Communications and dissemination

A steady stream of communications was also cited as key to policy impact and engagement. Robbie Calvert of the Royal Town Planning Institute discussed this in relation to his 20 minute neighbourhoods research.

Reports, news releases, policy briefs and social media posts were just some of the project outputs that Robbie highlighted as being crucial to gaining and maintaining traction around his research. Timing was a key element for disseminating research outputs, as this piece of work began to take shape around the time of the 2019 general election. Seizing an opportunity, Robbie and his team lobbied with party spokespersons and researchers across the political spectrum, delivering regular consultations and briefs. The end result was that almost every political party featured 20-minute neighbourhoods or a similar idea in their manifestos, which gave a strong sense of added value for the concept.

Both Hannah and Robbie discussed the merits of a succinct set of recommendations, covering large and small issues, in gaining the attention of policy makers. Hannah explained that policy recommendations at the small scale should not be forgotten as they can act as useful, simple outcomes to meet and complement the larger, national changes. Recommendations should be robust, showing consideration for practicalities and cost implications, whilst also painting a clear picture of “where next” for policy, practice and future research avenues.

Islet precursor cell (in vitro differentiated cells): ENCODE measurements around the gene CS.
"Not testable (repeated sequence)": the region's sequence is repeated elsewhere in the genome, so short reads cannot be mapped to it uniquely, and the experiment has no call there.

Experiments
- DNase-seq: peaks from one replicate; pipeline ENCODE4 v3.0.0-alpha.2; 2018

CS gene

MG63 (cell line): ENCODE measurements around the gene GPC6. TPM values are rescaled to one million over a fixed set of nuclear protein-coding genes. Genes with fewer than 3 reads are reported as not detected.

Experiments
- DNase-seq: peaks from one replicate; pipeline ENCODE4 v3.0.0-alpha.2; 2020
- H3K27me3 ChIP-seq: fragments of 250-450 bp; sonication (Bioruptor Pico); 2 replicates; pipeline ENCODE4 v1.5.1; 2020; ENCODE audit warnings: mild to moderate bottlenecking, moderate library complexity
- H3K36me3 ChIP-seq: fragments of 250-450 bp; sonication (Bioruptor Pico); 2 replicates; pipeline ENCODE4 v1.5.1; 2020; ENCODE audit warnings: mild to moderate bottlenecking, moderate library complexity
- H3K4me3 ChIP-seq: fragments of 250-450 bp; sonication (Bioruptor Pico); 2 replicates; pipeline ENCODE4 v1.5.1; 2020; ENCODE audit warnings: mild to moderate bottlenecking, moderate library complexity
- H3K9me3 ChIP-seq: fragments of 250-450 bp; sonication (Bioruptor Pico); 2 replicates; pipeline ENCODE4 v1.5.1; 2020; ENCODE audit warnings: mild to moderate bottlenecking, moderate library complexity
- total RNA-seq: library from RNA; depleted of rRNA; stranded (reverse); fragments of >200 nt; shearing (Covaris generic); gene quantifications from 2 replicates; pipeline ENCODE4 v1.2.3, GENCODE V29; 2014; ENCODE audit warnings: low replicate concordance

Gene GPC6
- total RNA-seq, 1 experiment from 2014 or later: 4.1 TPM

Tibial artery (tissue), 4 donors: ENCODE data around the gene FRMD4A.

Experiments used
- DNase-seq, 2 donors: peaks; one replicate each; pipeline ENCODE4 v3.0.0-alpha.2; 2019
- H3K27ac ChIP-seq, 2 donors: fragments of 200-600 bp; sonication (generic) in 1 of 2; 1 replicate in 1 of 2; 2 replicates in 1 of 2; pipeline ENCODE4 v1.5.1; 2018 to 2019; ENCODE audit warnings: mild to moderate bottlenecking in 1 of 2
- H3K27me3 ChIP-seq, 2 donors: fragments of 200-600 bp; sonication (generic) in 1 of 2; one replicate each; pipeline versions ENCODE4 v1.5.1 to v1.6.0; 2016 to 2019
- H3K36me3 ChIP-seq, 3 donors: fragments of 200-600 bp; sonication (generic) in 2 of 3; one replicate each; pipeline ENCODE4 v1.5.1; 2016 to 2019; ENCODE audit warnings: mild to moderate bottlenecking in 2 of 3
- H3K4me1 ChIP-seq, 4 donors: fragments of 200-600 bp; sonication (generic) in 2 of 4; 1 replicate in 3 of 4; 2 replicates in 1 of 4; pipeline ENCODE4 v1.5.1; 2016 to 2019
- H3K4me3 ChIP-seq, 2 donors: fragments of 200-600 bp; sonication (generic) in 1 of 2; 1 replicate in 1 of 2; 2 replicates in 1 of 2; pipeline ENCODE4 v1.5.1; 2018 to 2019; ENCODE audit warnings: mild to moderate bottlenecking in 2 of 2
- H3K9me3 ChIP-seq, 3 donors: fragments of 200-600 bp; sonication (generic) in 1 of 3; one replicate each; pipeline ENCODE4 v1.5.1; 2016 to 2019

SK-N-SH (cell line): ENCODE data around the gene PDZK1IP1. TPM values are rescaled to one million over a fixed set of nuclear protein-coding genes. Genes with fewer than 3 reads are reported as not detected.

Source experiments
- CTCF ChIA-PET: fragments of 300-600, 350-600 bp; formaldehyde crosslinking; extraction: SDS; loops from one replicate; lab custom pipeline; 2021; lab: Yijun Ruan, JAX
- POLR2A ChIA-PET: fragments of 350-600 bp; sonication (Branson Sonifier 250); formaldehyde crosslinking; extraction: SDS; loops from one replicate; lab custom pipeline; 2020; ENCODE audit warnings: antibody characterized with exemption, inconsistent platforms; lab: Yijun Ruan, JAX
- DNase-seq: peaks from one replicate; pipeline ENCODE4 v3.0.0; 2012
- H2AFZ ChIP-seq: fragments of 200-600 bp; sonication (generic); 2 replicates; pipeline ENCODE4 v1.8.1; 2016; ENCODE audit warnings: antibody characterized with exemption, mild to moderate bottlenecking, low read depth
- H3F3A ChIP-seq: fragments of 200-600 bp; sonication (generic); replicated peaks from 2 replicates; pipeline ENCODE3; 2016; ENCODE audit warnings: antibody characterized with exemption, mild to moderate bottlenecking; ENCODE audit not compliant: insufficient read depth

Knowing your stakeholders

Dr Sarah Weakley of Policy Scotland rounded off the webinar by highlighting the importance of well-defined stakeholders in achieving policy influence. She began by describing how best to position a piece of research within the policy landscape. This involves working out which policy actors are key players in the area, what kind of work they have been known to engage with in the past, and, crucially, what new perspectives can be offered. Taking the example of poverty, she explained:

“We know about poverty, it has been with us forever, there’s nothing new about it. What can be added are some of the new solutions that your research might point to.”

Knowing the policy space was noted by all three speakers as being key to achieving influence. Sarah followed this up by acknowledging that the range of policy stakeholders is far wider than just central government. Some examples of other lesser-considered policy actors include:

  • think tanks;
  • community planning partnerships;
  • other third sector organisations; and
  • universities.

Establishing a network of groups and individuals who are doing work either directly or tangentially in a similar field and forging connections was a message echoed by all speakers. Sarah summarised this most succinctly by stating that policy making is based on relationships. Knowing not just the kind of work being done in an area, but also the people working in and around the area, is essential for exerting influence.